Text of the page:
Thursday, 31 March 2016

Mi Casca Viejo, su Casca Viejo...

I realised in a dramatic moment, similar to that in a film thriller where an unexpected plot twist is revealed to the protagonist, that I had faked my own death, had my face reconstructed to look like myself, and have been cheating on myself with my own wife since long before the whole death faking, face reconstructing incident… and also that I didn’t have any tequila… so I decided to buy some. It would be useful for the impending poker night, for which I’d been struggling to decide which spirits would have the honour of accompanying me.

Tequila presents an ideal solution; it’s the kind of thing you can drink a lot of and, as it’s a new bottle I wouldn’t be too bothered about making a dent in it.

Bring a Bottle combined with my short term Amazon Prime account to point me in the direction of this 100% agave tequila, Casco Viejo,  which is sadly only 38% alcohol. I’ve seen it hailed online as the 3rd best selling tequila brand in the world – probably due to its apparent good value – 70cl for £19 on this occasion. There does seem to be a 70% agave version of this one (perhaps an older expression), but the one I purchased on Amazon definitely appeared to say 100% on the bottle and, when it arrived, that was still the case.

I always buy 100% agave these days because, once you’ve tried it, there’s no reason to accept anything less. There are enough affordable brands available in enough outlets, so once you’ve learned that there is a distinction, you’ve no excuse. Nevertheless, tequila is a spirit that I’ve only managed to wade into about calf high at this point, and it doesn’t matter to me if it’s cheap.

A bit of quality research into this one (not too much), revealed that, according to Master of Malt: “it’s definitely suitable for cocktails”.  Well that’s a ringing endorsement if ever I saw one. I wasn’t worried though; I haven’t found a bad full agave tequila yet. Would this be the first?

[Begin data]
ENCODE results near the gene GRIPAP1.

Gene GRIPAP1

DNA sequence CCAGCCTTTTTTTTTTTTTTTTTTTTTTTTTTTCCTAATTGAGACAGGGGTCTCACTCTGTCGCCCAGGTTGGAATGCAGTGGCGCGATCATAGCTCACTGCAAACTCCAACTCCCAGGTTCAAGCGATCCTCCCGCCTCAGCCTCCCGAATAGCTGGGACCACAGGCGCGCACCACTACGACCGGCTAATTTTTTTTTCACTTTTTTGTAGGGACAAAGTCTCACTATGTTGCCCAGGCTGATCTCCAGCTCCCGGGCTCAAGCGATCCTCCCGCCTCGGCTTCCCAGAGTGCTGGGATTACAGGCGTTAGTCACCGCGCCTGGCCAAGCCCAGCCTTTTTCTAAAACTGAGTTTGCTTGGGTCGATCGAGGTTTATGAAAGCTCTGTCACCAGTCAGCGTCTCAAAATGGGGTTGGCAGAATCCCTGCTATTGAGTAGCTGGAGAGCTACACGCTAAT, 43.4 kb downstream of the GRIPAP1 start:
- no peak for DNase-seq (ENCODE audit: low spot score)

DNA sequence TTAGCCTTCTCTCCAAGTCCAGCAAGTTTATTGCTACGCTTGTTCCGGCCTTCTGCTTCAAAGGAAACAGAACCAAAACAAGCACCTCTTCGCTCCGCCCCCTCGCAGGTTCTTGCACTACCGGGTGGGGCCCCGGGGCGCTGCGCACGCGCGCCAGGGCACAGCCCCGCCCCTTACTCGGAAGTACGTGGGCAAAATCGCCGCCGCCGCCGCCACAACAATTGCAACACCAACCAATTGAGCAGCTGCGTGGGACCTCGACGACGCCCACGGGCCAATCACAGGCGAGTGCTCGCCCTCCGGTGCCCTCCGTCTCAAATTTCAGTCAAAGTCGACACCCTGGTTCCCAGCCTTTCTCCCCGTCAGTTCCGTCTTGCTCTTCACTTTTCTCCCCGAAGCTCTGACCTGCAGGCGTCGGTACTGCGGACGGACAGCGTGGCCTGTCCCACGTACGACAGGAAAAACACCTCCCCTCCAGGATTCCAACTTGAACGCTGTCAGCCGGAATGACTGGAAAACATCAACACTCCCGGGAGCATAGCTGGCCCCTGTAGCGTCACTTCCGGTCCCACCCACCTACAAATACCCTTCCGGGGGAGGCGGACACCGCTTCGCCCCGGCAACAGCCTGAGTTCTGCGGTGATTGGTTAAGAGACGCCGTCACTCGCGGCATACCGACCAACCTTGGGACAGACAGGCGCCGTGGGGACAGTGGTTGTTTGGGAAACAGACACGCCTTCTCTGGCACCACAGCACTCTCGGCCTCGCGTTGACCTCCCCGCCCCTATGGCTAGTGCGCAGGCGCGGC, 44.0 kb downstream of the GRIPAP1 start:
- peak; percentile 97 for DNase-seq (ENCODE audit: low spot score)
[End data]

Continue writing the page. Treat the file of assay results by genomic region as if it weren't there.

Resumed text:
Well, I can’t say I’m too impressed with the presentation; a stubby bottle with a silvery label and a cheap-ass screw cap. Still, at least that suggests that very few of my nineteen pounds have been spent on aesthetics.

On first taste it seemed decent enough, though I have to admit to being a little disappointed, and convinced that it wouldn’t be troubling el Jimador for top spot in my tequila league table. Things were different on the second tasting however. This time I was washing down some fish and chips, as it revealed a grainy but pleasing texture and a nice dry finish.

A week after the poker night, I was due to attend another, similar event for which tequila would be a useful addition. Phil hadn’t gotten any spirits in for the video games party – an oversight I compared to bringing a bus pass to a gun fight (which seemed to be quite humourous at the time…) – but Gary had also bought tequila; and it was only my reigning favourite, el Jimador – whose bottle looks to have undergone a bit of a refurb since the last time I bought it (last summer). So I’m pleased to be able to say that I was able to conduct a direct comparison.

Both products come in at around £20 for 70cl, so they are the epitome of affordable 100% agave tequilas and as comparable as it is possible for any two products to be. Having gotten used to the Casco Viejo over the last week or so, I decided to reacquaint myself with el Jimador first. Yep, that was pretty much how I remembered it; sharp with a pleasing agave bite. Still definitely worth your 20 notes.

When it came to the Casco Viejo, I was surprised to discover that I liked it even better. There isn’t a massive amount of difference, but with the Casco you’re getting a slightly oilier texture that will make your brain think, “mm, luxurious”. The citrus element is possibly a little more prevalent, while the agave is more muted and has less sting. Overall the flavour is more rounded and it actually reminds me of the Chichicapa mezcal, but a lot cheaper. For the timebeing it has convinced me there’ll be no need to be remortgaging my house to fund further  purchases of expensive, artisanal Mexican spirits. Good tequila can still be had for a fraction of the price.

Tuesday, 22 March 2016

Spirit Log: del Maguey Chichicapa Mezcal

First a bit of an introduction to Mezcal

As I was nearing the end of my latest tequila brand – elJimador Reposado – I began contemplating its replacement. I felt I’d almost exhausted the decent affordable brands, and the last time I spent a significant amount on tequila (Siete Leguas) , I hadn’t felt it represented good value for money so… what to do? How about spend even more money on something a bit different? Yes, I came to the conclusion that it was about time I tried Mezcal.

So what is it?